Ignorantia juris non excusat:
From Differences between Civil and Criminal Law in the USA
The statement "ignorance of the law is no excuse" is an ancient legal doctrine:
Ignorance of the law excuses no man; not that all men know the law; but because 'tis an excuse every man will plead, and no man can tell how to confute him.John Selden (1584-1654), posthumously published in Table Talk, 1689.
If a defendant were allowed to escape legal responsibility for his acts, merely by saying "I didn't know it was wrong/illegal", the system of using law to regulate human conduct would collapse. So the doctrine is a practical necessity.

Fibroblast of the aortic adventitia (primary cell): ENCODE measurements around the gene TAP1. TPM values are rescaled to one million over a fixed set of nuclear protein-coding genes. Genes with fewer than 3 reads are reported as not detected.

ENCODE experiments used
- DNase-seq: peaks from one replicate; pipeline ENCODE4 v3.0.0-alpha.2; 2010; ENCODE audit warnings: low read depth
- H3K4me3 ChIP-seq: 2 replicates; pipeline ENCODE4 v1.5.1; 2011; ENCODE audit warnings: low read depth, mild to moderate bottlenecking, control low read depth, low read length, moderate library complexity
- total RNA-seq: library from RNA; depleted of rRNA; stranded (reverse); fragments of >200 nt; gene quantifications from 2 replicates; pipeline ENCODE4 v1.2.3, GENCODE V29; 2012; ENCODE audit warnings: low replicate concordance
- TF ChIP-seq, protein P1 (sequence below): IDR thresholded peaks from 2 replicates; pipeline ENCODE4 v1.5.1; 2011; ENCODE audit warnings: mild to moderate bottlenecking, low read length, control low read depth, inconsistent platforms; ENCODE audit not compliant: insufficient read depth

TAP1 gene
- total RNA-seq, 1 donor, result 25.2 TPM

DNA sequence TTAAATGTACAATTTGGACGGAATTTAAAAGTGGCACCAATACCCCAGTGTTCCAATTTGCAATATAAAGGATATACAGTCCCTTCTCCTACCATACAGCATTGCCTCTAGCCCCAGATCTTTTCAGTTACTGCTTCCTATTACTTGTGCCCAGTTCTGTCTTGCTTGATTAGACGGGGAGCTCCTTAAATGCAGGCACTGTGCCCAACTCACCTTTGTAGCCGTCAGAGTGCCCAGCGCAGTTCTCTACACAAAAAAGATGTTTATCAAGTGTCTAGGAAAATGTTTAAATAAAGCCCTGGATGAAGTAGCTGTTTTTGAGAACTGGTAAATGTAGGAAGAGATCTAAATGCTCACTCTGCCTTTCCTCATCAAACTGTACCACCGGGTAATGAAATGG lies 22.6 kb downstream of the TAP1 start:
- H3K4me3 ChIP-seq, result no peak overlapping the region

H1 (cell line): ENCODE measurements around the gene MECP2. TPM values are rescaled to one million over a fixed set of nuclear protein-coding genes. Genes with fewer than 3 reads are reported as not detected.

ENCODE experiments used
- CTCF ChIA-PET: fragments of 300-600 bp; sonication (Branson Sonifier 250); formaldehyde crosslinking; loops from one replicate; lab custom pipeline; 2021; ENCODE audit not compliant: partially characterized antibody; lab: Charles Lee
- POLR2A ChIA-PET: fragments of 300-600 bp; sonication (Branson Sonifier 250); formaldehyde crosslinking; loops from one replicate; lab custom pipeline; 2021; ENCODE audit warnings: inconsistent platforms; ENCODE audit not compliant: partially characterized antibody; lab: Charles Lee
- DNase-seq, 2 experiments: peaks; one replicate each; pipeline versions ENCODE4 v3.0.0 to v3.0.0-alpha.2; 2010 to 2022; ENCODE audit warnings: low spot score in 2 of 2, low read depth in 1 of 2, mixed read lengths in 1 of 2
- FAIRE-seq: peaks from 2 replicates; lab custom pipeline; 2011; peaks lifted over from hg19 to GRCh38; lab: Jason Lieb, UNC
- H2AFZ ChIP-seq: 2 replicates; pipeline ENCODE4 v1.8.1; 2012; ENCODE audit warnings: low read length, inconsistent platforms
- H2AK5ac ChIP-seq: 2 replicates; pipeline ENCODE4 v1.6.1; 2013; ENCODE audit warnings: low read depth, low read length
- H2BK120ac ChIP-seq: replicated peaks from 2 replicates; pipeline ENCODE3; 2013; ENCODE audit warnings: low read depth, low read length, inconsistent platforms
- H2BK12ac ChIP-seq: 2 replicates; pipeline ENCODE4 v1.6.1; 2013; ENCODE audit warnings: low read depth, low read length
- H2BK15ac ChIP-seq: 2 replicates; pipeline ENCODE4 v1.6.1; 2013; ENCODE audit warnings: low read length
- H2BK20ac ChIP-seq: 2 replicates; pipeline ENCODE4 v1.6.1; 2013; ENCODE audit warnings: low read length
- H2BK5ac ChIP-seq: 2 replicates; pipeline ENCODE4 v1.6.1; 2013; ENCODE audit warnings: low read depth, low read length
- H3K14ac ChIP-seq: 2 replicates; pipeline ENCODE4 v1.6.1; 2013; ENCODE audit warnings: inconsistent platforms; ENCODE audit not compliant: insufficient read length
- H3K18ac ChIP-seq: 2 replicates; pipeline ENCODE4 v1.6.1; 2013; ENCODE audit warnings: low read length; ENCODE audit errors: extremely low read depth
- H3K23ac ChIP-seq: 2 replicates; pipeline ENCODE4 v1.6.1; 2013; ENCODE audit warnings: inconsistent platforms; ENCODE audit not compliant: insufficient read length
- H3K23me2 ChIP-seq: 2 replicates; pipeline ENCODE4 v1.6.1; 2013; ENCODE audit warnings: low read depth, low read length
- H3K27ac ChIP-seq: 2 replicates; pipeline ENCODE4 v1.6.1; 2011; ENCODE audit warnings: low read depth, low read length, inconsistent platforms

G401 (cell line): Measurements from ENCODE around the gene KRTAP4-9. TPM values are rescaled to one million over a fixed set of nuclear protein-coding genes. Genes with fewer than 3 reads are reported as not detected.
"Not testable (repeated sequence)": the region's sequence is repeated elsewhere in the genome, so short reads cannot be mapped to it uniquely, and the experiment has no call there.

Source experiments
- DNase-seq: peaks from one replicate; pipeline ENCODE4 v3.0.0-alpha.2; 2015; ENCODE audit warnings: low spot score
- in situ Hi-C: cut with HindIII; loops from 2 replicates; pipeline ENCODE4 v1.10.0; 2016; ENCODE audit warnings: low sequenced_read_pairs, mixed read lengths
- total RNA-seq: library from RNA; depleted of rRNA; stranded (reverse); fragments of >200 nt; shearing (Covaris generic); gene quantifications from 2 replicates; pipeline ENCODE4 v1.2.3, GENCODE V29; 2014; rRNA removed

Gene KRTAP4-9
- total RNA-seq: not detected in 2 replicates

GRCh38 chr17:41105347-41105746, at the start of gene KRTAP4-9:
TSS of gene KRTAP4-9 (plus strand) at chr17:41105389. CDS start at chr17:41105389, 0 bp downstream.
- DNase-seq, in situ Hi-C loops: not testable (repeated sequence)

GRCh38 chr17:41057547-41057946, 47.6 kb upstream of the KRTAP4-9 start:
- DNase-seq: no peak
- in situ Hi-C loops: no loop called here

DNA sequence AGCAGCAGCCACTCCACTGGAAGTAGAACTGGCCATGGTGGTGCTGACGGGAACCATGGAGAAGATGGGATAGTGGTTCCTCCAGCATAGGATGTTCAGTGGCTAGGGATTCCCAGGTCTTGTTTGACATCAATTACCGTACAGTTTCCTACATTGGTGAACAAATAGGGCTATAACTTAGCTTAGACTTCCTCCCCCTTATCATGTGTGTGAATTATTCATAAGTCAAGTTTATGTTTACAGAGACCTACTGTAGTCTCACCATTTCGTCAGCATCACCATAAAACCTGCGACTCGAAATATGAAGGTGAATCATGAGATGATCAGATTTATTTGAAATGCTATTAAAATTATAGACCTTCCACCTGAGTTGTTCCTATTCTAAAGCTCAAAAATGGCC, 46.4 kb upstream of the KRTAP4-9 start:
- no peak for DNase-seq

But that's not how Bush sees it. From today's radio address
, speaking in favor of the Senate's version of the FISA bill:
The Senate bill would prevent plaintiffs' attorneys from suing companies believed to have helped defend America after the 9/11 attacks. More than 40 of these lawsuits have been filed, seeking hundreds of billions of dollars in damages from these companies. It is unfair and unjust to threaten these companies with financial ruin only because they are believed to have done the right thing and helped their country.
Further into the speech, Bush says:
When Congress reconvenes on Monday, Members of the House have a choice to make: They can empower the trial bar -- or they can empower the intelligence community. They can help class action trial lawyers sue for billions of dollars -- or they can help our intelligence officials protect millions of lives.
Bush is implying that the lawers are acting for themselves and not for any other constintuency. So why not just outlaw class action suits altogether?